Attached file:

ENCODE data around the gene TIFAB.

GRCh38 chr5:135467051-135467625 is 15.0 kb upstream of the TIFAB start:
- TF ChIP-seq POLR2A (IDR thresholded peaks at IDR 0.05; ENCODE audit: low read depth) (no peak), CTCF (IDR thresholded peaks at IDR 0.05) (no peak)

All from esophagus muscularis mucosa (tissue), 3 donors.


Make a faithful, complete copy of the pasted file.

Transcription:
ENCODE data around the gene TIFAB.

GRCh38 chr5:135467051-135467625 is 15.0 kb upstream of the TIFAB start:
- TF ChIP-seq POLR2A (IDR thresholded peaks at IDR 0.05; ENCODE audit: low read depth) (no peak), CTCF (IDR thresholded peaks at IDR 0.05) (no peak)

All from esophagus muscularis mucosa (tissue), 3 donors.